The Middle Phase: Coordinating, Cooperating, and Compromising

During the second stage, partners agree to work together, or even to take turns. There is an emerging sense of respect and belief in the power of joint problem-solving. Service delivery becomes more coordinated and there is less duplication of services, along with fewer of the collisions that marked the initial phase of the partnership. Parents are better at asking the nurse to explain more about her ideas, rather than rejecting them out of hand.

Nurses and parents both can put aside their personal platforms and identify common areas. This phase of parent/professional relationships is satisfying for the partners, and effective in developing strong, cohesive plans to promote the child’s well-being. Mutual trust and problem-solving skills improve exponentially, and the partners can move on to the third phase of the partnership.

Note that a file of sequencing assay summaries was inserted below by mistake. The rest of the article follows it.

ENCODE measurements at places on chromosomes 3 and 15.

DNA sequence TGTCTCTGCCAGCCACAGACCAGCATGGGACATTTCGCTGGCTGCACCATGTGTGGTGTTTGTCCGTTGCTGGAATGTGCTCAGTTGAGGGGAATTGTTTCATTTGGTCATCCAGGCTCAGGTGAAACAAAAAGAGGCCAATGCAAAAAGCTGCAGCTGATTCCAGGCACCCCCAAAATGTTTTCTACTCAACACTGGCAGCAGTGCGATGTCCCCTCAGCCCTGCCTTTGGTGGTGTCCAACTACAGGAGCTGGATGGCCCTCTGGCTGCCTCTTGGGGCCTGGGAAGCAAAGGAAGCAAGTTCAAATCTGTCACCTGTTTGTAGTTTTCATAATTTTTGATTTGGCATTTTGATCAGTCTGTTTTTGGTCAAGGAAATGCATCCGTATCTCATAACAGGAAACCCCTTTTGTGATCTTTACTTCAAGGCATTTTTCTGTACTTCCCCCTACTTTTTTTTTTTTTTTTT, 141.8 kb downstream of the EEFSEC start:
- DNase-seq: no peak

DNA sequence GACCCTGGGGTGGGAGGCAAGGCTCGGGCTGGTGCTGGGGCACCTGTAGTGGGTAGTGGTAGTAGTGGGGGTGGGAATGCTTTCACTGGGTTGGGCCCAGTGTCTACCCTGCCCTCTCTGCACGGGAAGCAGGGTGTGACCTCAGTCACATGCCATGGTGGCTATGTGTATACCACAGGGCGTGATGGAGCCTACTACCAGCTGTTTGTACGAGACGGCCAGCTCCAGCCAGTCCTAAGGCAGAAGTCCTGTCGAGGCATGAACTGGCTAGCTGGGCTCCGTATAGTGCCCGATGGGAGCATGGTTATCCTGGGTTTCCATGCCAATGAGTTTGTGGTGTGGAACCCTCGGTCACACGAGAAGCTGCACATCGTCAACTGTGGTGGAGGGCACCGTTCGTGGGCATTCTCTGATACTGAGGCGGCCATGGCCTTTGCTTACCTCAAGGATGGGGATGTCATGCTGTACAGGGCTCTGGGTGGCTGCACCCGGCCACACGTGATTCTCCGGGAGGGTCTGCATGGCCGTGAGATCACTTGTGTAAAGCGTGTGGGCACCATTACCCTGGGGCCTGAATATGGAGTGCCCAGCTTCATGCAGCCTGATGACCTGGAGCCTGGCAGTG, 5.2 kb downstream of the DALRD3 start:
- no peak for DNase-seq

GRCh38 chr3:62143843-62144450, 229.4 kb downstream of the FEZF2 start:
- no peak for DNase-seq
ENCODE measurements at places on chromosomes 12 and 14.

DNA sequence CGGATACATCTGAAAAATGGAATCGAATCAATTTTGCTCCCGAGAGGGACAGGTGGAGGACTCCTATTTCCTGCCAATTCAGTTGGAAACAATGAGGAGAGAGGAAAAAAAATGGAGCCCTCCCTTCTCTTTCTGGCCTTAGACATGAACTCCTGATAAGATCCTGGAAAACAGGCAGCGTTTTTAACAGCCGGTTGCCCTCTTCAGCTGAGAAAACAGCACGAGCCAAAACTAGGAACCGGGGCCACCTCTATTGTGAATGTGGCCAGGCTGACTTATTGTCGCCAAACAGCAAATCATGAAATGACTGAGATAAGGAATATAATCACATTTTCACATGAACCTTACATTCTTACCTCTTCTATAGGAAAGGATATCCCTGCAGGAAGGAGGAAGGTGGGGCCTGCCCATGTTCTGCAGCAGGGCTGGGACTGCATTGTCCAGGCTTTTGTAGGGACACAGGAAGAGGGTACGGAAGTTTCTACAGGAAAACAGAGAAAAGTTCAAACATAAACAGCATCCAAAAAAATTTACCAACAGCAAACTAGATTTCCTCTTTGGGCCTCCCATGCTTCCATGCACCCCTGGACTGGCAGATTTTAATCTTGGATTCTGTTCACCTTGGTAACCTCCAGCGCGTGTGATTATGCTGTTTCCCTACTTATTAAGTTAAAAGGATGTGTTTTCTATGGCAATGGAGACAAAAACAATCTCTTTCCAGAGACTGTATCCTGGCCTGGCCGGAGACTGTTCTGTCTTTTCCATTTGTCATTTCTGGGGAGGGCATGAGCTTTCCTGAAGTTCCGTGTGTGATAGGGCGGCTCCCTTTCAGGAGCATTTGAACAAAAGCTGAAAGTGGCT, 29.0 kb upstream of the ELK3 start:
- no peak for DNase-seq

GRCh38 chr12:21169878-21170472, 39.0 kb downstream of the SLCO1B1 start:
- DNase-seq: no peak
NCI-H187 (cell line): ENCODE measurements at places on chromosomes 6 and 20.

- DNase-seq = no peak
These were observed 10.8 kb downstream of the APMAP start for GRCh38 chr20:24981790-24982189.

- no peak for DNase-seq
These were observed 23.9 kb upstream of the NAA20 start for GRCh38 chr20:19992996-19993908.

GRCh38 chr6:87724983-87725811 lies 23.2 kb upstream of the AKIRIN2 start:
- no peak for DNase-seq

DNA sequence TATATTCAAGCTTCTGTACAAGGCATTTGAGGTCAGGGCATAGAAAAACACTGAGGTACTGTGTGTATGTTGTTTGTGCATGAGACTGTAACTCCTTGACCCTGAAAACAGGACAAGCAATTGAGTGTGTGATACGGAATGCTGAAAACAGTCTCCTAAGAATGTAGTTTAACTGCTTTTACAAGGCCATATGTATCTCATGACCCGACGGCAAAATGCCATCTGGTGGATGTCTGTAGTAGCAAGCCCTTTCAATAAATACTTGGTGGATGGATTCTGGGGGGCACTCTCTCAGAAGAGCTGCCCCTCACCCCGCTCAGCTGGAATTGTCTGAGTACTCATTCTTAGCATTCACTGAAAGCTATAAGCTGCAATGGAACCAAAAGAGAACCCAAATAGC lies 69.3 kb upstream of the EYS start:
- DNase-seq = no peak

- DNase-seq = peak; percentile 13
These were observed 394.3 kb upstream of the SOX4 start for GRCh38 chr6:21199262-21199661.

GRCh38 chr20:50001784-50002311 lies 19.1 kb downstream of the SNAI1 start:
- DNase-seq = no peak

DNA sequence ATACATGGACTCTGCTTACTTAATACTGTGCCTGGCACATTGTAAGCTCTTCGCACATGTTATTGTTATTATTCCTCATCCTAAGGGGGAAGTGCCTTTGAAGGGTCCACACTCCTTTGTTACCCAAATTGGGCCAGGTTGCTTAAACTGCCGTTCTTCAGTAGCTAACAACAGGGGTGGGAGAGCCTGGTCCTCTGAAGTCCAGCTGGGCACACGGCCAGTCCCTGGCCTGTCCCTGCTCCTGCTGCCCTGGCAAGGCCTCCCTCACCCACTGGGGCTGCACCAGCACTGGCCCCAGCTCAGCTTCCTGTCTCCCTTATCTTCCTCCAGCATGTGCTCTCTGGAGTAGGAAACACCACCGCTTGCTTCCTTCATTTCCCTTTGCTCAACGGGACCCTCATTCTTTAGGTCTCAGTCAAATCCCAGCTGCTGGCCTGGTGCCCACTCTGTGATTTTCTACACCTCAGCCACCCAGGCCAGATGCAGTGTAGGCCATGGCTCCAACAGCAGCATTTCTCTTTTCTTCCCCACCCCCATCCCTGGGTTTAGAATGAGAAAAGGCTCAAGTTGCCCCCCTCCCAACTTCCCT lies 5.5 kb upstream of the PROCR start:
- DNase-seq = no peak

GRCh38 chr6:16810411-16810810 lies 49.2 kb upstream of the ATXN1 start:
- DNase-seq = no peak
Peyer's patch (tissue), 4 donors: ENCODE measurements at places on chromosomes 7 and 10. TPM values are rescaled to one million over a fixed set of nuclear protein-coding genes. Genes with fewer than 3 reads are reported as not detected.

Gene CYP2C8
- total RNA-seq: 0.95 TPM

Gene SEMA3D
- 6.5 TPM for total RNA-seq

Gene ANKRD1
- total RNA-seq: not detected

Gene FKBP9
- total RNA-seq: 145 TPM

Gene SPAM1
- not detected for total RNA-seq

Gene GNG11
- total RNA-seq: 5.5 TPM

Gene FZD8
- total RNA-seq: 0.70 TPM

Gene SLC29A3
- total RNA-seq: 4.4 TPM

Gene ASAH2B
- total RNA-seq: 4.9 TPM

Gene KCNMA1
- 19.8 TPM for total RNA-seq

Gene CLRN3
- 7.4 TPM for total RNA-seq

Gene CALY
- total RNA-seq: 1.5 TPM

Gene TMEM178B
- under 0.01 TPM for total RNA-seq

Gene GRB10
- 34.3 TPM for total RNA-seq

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During the middle stage of partnership, the nurse can work closely with the parents to make joint decisions that are satisfying for both parties and beneficial for the child.


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